courtly love

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courtly love,

philosophy of love and code of lovemaking that flourished in France and England during the Middle Ages. Although its origins are obscure, it probably derived from the works of Ovid, various Middle Eastern ideas popular at the time, and the songs of the troubadours. According to the code, a man falls passionately in love with a married woman of equal or higher rank. Before his love can be declared, he must suffer long months of silence; before it can be consummated, he must prove his devotion by noble service and daring exploits. The lovers eventually pledge themselves to secrecy and to remain faithful despite all obstacles. In reality, courtly love was little more than a set of rules for committing adultery. It was more important as a literary invention, expressed in such works as Chrétien de Troyes's Lancelot (12th cent.), Guillaume de Lorris's Roman de la Rose (13th cent.), and Chaucer's Troilus and Criseyde (14th cent.). In these works it was the subjective presentation of the lovers' passion for each other and their consideration for other people that transformed the code of courtly love into one of the most important literary influences in Western culture. See chivalrychivalry
, system of ethical ideals that arose from feudalism and had its highest development in the 12th and 13th cent.

Chivalric ethics originated chiefly in France and Spain and spread rapidly to the rest of the Continent and to England.
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See J. M. Ferrante and G. D. Economou, ed., In Pursuit of Perfection: Courtly Love in Medieval Literature (1975); N. B. Smith and J. T. Snow, ed., The Expansion and Transformation of Courtly Literature (1980).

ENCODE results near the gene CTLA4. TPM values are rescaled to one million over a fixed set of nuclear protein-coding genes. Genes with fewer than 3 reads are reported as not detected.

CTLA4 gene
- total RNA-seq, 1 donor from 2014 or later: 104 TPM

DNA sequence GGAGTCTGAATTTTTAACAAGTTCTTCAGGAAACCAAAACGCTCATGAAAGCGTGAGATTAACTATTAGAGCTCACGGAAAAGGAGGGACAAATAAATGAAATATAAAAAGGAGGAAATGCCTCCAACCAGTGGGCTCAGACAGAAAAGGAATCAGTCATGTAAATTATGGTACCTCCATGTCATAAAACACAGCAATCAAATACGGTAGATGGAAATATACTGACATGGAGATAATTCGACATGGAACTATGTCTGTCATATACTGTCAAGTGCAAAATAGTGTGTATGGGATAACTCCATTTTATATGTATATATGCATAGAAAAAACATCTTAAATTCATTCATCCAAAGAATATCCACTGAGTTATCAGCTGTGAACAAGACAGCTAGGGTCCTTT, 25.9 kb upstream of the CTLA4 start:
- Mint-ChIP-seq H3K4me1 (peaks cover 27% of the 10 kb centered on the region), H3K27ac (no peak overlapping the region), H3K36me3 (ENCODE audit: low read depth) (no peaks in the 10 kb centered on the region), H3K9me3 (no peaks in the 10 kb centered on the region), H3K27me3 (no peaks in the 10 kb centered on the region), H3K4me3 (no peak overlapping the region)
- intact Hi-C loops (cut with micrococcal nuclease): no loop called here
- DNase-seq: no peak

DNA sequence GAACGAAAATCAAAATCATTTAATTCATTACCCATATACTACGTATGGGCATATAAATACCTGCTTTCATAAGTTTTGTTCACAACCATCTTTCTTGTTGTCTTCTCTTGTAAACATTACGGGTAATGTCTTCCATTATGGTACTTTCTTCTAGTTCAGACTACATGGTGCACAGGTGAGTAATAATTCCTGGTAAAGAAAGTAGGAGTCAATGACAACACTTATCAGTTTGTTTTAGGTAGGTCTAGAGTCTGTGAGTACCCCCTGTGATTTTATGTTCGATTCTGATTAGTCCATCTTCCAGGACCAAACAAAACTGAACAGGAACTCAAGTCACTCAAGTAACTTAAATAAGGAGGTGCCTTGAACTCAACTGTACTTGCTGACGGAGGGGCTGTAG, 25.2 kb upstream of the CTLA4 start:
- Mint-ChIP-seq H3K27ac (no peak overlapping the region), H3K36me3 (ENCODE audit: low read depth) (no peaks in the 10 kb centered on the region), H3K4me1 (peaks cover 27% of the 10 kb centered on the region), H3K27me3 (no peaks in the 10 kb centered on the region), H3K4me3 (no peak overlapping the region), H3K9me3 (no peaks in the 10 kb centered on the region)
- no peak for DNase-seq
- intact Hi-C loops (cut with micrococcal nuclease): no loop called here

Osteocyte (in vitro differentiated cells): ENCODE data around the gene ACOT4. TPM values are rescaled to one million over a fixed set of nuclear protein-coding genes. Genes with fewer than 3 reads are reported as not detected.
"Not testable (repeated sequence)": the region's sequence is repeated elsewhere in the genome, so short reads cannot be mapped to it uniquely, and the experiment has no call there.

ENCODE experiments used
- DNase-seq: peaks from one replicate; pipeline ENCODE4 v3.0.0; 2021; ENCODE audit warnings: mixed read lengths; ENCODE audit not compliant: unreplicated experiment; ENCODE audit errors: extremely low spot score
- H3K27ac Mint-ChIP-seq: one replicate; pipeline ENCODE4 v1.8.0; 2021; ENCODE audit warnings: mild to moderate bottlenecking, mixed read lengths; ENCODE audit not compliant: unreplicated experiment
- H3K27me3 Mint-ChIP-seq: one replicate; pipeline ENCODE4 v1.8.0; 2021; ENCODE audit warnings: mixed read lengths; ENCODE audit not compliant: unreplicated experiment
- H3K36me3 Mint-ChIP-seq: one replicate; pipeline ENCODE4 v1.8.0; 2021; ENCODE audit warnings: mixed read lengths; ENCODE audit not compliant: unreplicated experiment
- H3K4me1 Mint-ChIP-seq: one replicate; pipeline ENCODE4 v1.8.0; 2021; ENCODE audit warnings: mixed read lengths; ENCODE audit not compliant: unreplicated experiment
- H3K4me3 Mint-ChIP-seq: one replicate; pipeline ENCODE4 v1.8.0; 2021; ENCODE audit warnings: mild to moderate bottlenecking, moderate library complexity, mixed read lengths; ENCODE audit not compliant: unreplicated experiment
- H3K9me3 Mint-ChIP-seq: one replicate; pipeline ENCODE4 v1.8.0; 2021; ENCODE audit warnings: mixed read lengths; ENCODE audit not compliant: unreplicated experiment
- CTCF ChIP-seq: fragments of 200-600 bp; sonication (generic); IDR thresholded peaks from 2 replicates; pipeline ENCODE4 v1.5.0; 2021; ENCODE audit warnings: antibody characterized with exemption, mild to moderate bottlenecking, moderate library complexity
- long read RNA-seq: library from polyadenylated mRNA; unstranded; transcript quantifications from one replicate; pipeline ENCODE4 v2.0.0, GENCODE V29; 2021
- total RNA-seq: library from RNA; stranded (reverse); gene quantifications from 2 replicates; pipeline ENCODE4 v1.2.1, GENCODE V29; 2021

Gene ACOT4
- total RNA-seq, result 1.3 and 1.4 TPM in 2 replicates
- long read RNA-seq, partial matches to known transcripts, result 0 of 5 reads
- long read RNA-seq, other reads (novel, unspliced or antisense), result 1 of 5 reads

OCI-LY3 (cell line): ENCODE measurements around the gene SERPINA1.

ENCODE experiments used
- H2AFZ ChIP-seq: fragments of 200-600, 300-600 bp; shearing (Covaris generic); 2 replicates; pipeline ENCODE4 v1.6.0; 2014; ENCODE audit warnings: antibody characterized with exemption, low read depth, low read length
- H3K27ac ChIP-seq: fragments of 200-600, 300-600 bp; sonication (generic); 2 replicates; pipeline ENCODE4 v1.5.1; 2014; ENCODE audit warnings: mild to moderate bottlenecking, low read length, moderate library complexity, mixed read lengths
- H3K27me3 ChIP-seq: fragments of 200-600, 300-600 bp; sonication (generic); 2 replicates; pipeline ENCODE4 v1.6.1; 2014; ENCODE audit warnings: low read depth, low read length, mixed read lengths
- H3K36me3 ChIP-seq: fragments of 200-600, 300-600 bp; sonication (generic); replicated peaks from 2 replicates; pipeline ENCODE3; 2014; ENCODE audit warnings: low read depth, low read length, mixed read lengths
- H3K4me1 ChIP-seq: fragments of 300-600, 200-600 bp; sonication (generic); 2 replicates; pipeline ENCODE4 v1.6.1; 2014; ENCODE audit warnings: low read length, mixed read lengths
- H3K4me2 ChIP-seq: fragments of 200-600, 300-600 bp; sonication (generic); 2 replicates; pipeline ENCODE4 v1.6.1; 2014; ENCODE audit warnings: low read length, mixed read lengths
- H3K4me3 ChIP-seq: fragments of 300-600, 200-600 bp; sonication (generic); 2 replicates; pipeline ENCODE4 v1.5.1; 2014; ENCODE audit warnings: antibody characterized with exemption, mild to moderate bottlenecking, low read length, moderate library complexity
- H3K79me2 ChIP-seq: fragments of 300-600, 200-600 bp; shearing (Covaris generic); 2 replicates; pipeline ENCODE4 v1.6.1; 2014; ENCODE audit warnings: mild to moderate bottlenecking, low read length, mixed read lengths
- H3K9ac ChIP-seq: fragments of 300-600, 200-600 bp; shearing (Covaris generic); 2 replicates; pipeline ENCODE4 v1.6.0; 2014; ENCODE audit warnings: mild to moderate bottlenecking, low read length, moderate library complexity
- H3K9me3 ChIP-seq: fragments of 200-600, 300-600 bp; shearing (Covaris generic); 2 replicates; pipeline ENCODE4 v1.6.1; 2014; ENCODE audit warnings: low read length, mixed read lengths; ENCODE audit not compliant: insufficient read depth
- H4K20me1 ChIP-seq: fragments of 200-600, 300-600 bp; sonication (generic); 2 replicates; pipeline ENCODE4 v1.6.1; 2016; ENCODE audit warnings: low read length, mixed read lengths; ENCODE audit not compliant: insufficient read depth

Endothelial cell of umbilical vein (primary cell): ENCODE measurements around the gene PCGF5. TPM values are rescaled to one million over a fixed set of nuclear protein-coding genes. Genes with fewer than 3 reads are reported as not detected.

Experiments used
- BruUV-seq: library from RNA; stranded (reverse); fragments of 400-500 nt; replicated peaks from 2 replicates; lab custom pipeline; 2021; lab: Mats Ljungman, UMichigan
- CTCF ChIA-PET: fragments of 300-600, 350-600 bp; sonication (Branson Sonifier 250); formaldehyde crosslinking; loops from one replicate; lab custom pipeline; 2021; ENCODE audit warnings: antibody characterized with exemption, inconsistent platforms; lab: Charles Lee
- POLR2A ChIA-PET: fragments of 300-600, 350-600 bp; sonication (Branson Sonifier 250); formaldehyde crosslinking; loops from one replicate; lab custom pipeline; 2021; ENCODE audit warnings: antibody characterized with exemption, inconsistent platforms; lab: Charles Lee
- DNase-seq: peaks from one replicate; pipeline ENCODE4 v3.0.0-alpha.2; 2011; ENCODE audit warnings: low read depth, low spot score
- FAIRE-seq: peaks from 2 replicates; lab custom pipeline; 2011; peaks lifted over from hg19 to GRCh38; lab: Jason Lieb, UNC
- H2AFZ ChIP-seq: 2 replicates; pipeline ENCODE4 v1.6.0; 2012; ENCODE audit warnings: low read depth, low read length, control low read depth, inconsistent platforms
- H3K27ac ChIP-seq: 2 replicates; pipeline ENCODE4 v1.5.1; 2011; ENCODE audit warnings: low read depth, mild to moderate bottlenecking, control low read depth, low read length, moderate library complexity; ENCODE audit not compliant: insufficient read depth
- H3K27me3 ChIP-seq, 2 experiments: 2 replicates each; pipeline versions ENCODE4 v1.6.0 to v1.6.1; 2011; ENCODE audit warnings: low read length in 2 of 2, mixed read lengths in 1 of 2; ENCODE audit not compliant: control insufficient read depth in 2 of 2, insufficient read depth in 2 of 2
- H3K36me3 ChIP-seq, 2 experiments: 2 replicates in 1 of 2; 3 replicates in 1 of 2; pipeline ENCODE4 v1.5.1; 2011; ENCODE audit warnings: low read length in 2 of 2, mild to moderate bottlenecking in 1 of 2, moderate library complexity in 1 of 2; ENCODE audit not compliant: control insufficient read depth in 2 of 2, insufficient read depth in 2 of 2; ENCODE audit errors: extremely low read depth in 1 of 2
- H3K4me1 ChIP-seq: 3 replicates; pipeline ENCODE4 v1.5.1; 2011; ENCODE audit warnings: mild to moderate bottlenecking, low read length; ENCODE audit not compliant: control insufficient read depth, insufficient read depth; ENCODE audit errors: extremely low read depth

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References in periodicals archive ?
Before exploring Austen's treatment of courtly love, we must have some understanding of what that concept means.
In the larger context of chivalric romance, the story of Troilus and Cressida in the play at least initially proceeds according to the motif of courtly love. Its conventional features include the intended but imperfectly achieved secrecy of their love; an agreed-upon go-between, or intermediary, namely, Pandar, long notorious for giving his name to the role (see The Winter's Tale); and the exchange of gifts or tokens.
Tin argues that the Middle Ages represented a transitional period during which an ancient warrior celebration of homosocial male bonds was eclipsed by a new emphasis on heterosexuality manifested in the emerging ideals of courtly love and the chivalric code.
Renata and Cantwell alternate between the languages of courtly love and carnal desire not only during the Colonel's war recollections, but also in private moments of physical intimacy.
Here Spenser bids farewell to medieval courtly love, to:
While Queen Guinevere plays different roles in the different versions of the legend, we can spy the very beginning of Courtly love in the early works, namely in, Geoffrey of Monmouth's Historia regum Britanniae, Lawman, Brut, The Vulgate, The Alliterative Poem Morte Arthure.
In doing so, Yeats replaced the muse and his role as a courtly love poet for the " friendly serviceable woman" who opened the world of the unconscious to him with her automatic writing.
With the Troubadours of medieval France, Eros is viewed as a binding force that tends to bridge the gap between sense and spirit within the periphery of courtly love (amour courtois)--a powerful plea for refined sensuality.
As it turned out, Rougemont's theory that the poetry of "courtly love" was rooted in neo-Manichean mysticism was discredited by later scholarship, which even called into question whether there really ever was such a thing as "courtly love" as Rougemont and others had described it.
The holiday first became associated with romantic love in the time of Geoffrey Chaucer in the Middle Ages, when the tradition of courtly love f lourished.
Since marriage could involve a horizontal, mutual view of social relations, it provided an embryonic social vision, and, Lipton argues, marriage itself was the middle-strata alternative to the aristocratic adultery of courtly love. Moreover, the texts exploring these ideas introduced new, generically hybrid forms that threw off the conventions of aristocratic and clerical tradition.
The Discourse of Courtly Love in Seventeenth-Century Spanish Theater.